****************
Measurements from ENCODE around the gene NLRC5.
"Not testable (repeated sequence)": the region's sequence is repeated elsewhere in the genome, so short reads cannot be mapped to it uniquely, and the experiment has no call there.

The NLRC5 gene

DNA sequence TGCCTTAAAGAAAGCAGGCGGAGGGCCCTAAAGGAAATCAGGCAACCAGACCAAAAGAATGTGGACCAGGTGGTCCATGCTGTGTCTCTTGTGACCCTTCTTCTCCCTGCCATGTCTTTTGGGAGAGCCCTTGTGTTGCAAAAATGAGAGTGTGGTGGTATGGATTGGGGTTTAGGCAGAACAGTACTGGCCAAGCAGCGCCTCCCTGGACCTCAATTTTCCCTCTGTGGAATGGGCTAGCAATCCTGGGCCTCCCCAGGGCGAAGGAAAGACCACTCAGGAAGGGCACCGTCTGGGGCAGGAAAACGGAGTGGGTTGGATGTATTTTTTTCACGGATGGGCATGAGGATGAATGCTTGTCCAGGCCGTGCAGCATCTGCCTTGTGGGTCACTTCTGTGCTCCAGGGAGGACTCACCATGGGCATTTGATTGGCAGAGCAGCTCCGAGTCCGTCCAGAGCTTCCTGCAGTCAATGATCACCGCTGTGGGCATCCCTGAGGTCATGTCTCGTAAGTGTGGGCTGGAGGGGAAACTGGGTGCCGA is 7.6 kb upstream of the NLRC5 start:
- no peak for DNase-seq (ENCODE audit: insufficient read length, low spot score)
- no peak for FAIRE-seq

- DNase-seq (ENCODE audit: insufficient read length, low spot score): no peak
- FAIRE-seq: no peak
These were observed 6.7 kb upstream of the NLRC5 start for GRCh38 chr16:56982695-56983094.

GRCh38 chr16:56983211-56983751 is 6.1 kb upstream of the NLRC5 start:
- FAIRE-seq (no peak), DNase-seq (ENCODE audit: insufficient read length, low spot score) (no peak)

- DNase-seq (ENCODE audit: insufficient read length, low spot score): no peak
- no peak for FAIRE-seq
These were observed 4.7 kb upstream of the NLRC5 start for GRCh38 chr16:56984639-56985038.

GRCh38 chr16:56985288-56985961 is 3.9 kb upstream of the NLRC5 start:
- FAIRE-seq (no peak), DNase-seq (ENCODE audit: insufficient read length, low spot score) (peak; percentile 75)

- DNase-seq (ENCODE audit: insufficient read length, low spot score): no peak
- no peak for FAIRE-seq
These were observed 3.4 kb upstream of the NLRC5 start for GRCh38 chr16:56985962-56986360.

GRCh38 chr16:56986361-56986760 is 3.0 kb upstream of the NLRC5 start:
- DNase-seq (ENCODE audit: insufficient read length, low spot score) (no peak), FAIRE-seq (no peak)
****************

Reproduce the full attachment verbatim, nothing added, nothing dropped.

Measurements from ENCODE around the gene NLRC5.
"Not testable (repeated sequence)": the region's sequence is repeated elsewhere in the genome, so short reads cannot be mapped to it uniquely, and the experiment has no call there.

The NLRC5 gene

DNA sequence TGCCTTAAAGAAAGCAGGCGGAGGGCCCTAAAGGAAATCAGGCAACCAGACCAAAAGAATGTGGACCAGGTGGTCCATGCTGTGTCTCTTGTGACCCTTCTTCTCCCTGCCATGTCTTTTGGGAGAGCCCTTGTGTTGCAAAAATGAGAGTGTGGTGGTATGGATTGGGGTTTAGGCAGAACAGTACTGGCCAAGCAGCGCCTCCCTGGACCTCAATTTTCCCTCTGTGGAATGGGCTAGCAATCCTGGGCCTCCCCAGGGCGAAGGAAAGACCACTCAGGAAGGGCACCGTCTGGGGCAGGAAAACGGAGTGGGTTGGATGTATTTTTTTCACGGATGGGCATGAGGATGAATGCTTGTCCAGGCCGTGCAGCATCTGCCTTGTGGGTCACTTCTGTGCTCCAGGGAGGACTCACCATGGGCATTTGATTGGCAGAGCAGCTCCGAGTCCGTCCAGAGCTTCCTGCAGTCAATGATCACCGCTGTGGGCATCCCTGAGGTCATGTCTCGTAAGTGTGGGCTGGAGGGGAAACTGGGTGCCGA is 7.6 kb upstream of the NLRC5 start:
- no peak for DNase-seq (ENCODE audit: insufficient read length, low spot score)
- no peak for FAIRE-seq

- DNase-seq (ENCODE audit: insufficient read length, low spot score): no peak
- FAIRE-seq: no peak
These were observed 6.7 kb upstream of the NLRC5 start for GRCh38 chr16:56982695-56983094.

GRCh38 chr16:56983211-56983751 is 6.1 kb upstream of the NLRC5 start:
- FAIRE-seq (no peak), DNase-seq (ENCODE audit: insufficient read length, low spot score) (no peak)

- DNase-seq (ENCODE audit: insufficient read length, low spot score): no peak
- no peak for FAIRE-seq
These were observed 4.7 kb upstream of the NLRC5 start for GRCh38 chr16:56984639-56985038.

GRCh38 chr16:56985288-56985961 is 3.9 kb upstream of the NLRC5 start:
- FAIRE-seq (no peak), DNase-seq (ENCODE audit: insufficient read length, low spot score) (peak; percentile 75)

- DNase-seq (ENCODE audit: insufficient read length, low spot score): no peak
- no peak for FAIRE-seq
These were observed 3.4 kb upstream of the NLRC5 start for GRCh38 chr16:56985962-56986360.

GRCh38 chr16:56986361-56986760 is 3.0 kb upstream of the NLRC5 start:
- DNase-seq (ENCODE audit: insufficient read length, low spot score) (no peak), FAIRE-seq (no peak)